One of the hardest parts of freelancing is scheduling projects. Most freelancers learn the meaning of the phrase “feast or famine” the hard way. When there are clients knocking on your door, saying no can plummet you into a month of famine. On the other hand, saying yes too quickly can lead to back-to-back 80 hour work weeks.
Scheduling clients while traveling presents a totally different set of challenges. Not only do you have to keep clients coming your way, you have to do it from the other side of the world. And you may have the additional challenge of reduced work hours.
Here are a few tricks we've learned about scheduling work to keep our clients happy and ourselves sane...
A few weeks ago I wrote an entire article about our work days. Essentially, we pick one or two days a week to stay in the same place and get work done. We tell our clients the days we will be available so they know when we’ll be online and answering emails.
Having one designated day allows us to set expectations with our clients and also to create a timeline for completing projects. One work day can be stretched from 8 hours to 10, but 14 or 16 is nearly impossible. When deadlines start to pile up, we know to schedule an extra work day, or renegotiate due dates with our clients.
Long before we became completely location independent, I started talking with my clients about what they could expect from me while on the road. You’ll have to make arrangements depending on your situation, but I recommended you start discussing it with your clients as early as possible.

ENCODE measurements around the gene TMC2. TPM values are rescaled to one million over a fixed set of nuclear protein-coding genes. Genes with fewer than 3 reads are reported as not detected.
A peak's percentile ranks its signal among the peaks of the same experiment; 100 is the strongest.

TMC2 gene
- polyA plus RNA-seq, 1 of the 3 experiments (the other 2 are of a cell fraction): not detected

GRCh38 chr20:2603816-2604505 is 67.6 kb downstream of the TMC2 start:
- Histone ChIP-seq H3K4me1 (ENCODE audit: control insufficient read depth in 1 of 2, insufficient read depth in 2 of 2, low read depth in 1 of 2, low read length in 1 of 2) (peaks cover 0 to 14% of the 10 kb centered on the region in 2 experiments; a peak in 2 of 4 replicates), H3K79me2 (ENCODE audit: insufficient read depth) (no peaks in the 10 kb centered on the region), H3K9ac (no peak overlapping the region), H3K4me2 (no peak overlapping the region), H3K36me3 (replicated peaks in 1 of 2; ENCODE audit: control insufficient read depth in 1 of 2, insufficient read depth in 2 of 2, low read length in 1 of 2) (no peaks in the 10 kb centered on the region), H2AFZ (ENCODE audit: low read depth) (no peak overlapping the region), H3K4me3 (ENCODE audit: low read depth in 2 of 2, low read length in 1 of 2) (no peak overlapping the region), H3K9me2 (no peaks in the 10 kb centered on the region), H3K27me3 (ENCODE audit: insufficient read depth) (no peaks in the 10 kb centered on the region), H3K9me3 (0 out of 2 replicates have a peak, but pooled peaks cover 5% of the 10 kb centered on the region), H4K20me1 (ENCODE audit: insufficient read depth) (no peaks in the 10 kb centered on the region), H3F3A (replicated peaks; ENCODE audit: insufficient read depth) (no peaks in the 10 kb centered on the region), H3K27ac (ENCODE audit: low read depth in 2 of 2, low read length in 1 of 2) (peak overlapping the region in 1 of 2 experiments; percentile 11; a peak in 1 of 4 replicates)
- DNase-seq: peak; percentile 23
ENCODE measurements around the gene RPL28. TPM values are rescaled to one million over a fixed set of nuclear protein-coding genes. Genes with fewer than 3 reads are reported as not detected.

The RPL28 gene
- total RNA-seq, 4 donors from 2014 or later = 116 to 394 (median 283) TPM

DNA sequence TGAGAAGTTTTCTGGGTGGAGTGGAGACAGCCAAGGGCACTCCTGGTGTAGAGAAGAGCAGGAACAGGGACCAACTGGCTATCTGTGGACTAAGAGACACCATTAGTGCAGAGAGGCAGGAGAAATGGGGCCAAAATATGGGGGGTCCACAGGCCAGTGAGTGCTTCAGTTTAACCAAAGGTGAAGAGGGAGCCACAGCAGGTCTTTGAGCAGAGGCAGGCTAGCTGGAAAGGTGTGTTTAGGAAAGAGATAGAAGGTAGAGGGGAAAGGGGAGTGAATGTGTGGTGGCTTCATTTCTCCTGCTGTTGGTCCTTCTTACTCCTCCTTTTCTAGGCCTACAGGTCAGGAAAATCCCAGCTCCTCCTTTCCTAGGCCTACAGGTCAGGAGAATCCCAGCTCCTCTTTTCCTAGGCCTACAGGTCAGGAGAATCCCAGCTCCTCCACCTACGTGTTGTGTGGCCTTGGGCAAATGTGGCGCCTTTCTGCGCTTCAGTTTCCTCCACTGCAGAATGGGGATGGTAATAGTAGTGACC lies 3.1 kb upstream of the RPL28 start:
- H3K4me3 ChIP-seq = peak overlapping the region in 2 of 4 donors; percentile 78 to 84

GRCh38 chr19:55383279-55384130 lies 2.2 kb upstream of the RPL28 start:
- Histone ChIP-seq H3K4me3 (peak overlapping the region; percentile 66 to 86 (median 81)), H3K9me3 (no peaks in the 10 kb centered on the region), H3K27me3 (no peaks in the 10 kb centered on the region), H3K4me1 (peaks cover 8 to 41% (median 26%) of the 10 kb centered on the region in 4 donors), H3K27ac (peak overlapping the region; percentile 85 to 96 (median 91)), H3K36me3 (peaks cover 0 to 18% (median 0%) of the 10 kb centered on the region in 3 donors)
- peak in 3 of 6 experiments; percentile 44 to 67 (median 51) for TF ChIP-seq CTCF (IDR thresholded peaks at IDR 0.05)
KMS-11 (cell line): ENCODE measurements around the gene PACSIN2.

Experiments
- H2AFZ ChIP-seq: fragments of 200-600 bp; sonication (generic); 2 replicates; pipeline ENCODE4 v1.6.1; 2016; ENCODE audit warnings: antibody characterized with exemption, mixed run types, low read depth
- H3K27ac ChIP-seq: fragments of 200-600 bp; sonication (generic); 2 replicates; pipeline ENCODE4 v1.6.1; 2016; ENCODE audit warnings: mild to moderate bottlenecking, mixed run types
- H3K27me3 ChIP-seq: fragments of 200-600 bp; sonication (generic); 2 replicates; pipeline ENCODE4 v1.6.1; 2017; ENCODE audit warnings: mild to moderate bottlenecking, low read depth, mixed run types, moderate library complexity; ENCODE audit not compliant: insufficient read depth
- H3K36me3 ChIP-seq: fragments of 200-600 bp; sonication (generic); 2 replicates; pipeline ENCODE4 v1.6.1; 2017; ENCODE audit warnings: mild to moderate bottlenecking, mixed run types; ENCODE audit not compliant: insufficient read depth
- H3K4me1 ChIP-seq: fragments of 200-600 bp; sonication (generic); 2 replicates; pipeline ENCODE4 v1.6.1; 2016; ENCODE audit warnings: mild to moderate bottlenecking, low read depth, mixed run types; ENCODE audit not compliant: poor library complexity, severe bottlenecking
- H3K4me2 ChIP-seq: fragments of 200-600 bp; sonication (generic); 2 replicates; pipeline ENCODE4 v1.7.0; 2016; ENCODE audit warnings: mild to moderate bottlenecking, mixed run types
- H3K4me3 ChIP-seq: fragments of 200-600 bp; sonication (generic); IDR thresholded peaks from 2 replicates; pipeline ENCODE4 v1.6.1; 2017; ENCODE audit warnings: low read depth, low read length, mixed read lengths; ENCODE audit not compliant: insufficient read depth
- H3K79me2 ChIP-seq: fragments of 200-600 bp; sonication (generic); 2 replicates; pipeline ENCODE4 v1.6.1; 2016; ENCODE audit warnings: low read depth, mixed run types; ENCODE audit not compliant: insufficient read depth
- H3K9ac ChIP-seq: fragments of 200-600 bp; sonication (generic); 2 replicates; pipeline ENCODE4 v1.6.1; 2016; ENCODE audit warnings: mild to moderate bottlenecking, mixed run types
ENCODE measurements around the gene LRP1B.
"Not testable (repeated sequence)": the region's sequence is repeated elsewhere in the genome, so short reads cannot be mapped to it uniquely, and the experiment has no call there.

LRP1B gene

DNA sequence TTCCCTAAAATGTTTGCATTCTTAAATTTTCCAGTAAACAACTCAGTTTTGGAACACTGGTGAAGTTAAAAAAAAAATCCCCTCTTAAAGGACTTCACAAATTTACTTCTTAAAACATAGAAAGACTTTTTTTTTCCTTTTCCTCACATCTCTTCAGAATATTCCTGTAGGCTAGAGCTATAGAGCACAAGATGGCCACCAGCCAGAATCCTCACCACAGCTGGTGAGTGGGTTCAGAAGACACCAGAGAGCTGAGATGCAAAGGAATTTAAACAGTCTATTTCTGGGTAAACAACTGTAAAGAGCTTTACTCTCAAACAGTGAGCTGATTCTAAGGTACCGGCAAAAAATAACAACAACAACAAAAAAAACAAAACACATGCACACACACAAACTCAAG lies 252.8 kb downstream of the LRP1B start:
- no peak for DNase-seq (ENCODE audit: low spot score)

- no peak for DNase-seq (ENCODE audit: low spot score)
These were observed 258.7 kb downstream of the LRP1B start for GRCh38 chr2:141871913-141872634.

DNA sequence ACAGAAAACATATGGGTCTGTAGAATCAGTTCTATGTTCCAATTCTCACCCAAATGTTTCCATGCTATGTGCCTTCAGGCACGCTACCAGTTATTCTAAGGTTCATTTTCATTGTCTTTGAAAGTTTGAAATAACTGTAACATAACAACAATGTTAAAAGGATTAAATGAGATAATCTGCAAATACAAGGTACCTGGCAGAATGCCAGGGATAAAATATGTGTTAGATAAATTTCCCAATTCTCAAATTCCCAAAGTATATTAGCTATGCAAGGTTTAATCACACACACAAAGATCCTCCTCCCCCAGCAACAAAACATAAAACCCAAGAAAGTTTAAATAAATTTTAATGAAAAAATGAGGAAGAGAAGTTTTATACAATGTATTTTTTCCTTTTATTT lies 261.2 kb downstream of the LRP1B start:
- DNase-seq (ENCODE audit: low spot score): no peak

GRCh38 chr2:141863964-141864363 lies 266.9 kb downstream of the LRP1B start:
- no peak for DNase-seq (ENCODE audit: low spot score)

In the beginning, scheduling was largely trial an error. I committed to checking email every 48 hours and working two days a week. After four months on the road, and with the help of a prepaid cell phone and USB modem, I realized that it was easy for me to check in every 24 hours. I usually knew at least a few days in advance if we were going to be somewhere without reception so I could alert clients that 24 hour email response wasn’t going to happen.
Additionally, I noticed that my clients wanted quick replies to emails, but there usually wasn't an immediate need to complete the work. In other words, so long as I could send an email saying “I’ll get this done next week” the delay finishing the work wasn’t a problem.
If my clients didn’t know the timeline, there was a problem. Quickly we changed from two work days a week, to one. And in every new country we invest in USB modems so that I can keep on top of emails.
Constantly evaluating your situation and your clients' changing needs will it easier for you to schedule work while traveling.
Since I started my freelance business I have messed around with cancellation fees. They are sometimes helpful and sometimes dangerous. In my business, they have been dangerous for clients I want to keep and helpful for clients I want to fire.
Roughly half of the work I accept is delayed, and half of that is cancelled. All of the clients I have tried to put in line with cancellation fees are no longer clients of mine. Probably for the better.
Moral of the story: be careful. If you sign contracts, include a cancellation fee clause. If not, be prepared for unpaid invoices and irritated customers.